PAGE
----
Tuesday, November 30, 2010

01.The important mentors who made my Epileptic Journey possible. (Article 5 of the history of my epilepsy.)

Abraham Maslow's Hierarchy of Needs




http://www.thenewatlantis.com/publications/abraham-maslow-and-the-all-american-self

According to Abraham Maslow’s Hierarchy of Needs we have the basic human needs, which consist of physiological needs, security needs, social needs, which first must be satisfied before the appreciation and self-development can be met. Maslow studied healthy populations and what he called exemplary people rather than mentally ill or neurotic people. He claimed that studies of different types of handicapped, sick and immature beings only lead to a stunted and weakened psychological philosophy ...
Since Maslow’s pyramid or Hierarchy of Needs was fully expressed during the same decade that I developed epilepsy and started to study and got my first management training, I could not help but evaluate my own situation, with or without epilepsy, according to the Maslow theory a number of occasions. When the Primal Therapy came into the picture, I have also occasionally wondered about how the effectiveness of therapy activities best could be organized to provide patients with the minimum of subjective well being necessary to make a holistic dynamic treatment process successful. DR Janov is a brilliant pioneer and writer, but leadership and organization are not part of his specialities (according to himself, he cannot) and therefore, therapy has been stunted.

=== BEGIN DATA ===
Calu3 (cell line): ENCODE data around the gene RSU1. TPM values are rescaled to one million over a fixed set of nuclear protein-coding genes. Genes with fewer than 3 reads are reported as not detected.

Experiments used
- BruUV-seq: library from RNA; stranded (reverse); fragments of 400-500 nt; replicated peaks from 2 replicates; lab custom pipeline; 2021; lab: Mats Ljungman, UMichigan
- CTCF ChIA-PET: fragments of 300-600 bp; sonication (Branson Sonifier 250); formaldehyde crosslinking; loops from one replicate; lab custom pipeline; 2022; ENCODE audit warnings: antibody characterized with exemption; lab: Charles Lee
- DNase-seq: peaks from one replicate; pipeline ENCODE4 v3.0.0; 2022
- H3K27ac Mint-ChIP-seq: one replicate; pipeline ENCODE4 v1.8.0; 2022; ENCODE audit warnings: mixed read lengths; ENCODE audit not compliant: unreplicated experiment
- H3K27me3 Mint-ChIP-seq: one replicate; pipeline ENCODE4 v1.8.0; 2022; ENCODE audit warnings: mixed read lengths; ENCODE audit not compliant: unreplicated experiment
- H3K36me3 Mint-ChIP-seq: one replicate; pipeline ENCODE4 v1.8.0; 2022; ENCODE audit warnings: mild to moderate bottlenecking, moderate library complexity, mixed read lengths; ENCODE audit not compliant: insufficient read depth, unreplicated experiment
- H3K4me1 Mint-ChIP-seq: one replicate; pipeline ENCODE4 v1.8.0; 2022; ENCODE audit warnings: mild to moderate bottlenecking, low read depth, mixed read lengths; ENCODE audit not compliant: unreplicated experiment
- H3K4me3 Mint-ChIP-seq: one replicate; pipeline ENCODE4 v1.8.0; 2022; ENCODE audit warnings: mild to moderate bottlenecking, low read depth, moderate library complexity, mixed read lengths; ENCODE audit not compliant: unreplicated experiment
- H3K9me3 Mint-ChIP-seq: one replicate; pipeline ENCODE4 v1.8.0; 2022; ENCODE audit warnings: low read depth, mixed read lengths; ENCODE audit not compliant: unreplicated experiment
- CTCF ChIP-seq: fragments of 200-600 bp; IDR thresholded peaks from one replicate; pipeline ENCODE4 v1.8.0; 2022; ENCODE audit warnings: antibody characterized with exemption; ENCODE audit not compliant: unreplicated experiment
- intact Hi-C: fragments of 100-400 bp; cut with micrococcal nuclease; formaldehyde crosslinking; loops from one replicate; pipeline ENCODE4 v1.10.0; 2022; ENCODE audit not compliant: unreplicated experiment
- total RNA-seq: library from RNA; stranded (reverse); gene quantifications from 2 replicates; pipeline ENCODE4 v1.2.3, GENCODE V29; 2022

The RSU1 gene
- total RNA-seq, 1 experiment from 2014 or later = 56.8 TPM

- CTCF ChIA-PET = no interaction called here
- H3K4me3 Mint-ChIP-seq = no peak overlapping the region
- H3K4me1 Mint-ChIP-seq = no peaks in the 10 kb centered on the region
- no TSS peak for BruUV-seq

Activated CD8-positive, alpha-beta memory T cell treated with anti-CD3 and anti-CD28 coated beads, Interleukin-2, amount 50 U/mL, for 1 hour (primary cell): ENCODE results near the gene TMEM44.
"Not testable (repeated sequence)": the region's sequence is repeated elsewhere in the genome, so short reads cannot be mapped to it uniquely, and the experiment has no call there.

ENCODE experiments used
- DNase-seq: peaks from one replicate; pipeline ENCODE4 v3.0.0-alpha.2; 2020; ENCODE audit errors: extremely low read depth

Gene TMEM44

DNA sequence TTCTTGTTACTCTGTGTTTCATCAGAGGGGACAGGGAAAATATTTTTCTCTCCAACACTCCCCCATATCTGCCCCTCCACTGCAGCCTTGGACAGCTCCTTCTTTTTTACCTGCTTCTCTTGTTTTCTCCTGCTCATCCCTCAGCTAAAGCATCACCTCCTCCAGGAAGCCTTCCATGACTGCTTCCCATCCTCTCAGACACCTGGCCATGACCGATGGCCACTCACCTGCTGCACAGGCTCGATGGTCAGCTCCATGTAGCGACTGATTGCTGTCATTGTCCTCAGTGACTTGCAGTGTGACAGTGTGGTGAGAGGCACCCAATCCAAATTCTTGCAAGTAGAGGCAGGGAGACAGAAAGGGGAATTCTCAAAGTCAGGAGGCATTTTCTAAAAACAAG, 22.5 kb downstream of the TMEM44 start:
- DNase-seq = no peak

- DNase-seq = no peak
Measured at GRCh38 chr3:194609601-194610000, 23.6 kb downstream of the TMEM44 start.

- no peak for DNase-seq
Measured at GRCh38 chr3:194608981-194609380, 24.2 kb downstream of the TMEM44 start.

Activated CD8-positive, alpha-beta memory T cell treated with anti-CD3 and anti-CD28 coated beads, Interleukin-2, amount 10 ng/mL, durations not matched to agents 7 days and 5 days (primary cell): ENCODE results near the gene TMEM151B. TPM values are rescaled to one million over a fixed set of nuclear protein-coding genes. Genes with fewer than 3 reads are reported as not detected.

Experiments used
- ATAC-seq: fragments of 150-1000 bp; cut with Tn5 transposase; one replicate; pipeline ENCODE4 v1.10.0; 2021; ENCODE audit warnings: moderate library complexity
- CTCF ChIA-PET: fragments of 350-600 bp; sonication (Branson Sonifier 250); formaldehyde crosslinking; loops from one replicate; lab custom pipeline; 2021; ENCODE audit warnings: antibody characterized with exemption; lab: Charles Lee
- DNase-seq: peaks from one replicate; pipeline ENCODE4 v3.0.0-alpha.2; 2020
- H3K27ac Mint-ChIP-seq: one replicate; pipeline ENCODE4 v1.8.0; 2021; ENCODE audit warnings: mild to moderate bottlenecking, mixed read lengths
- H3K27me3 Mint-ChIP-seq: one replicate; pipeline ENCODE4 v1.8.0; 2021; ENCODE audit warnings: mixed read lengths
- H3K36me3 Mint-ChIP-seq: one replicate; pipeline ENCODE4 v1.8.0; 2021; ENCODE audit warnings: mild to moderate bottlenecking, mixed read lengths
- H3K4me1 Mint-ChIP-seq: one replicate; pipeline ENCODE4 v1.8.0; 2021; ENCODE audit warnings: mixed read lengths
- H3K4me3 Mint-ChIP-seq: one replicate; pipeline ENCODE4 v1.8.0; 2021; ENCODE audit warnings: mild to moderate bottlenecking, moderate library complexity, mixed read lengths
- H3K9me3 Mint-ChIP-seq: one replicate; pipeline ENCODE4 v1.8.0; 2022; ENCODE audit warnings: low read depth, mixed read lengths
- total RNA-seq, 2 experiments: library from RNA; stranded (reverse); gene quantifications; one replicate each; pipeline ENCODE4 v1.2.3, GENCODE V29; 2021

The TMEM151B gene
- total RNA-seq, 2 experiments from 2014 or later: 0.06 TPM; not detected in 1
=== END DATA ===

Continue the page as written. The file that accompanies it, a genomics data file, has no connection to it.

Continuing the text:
At one point in the early 1980is,  there were plans to build a pan-European organization, which I was invited to participate in. The work of investigation was too psychotherapeutic one - dimensional, and it called for no modern management strategies or tools to take care of other dimensions of a holistic treatment.
With the support of my epileptic / therapeutic ballast, my career and my experiences growing up, I have met many interesting mentors / bosses (including spouses) and  leaders. I will try to appreciate in special which advantages different leadership styles have had in order for me to maintain my subjective well being and how I have managed to find an equilibrium between private life, career, neuroses, epilepsy and therapy.
It has been a trial and error activities, which sometimes has been off the track but with good support it has, for the most part, come up back on the track again. I had during more than 25 years, within ambitiously oriented organizations, been given the opportunity to be specially trained while working with many of the tools that modern leadership and management over the years have developed. The collected experience has later given me a new perspective of why my epileptic life was possible and why I experienced so much subjective well-being during the journey.

02.The important mentors who made my Epileptic Journey possible. (Article 5 of the history of my epilepsy.)


My home


















    
I will later describe my experiences of my parents and my uppbringingfrom different angels. At this stage. I want to make a summary that my uppbringing was stable. My parents were always on hand, and we had a protected, authoritarian environment at Alnarp (a university). Except for my first three years of life, I had very little unconditional support, esopecially from my father, which I during decades acted out in my neuroses. The emotional back I received from my mother while my father under pressure gave financial back up when I got myself in an economic dilemma.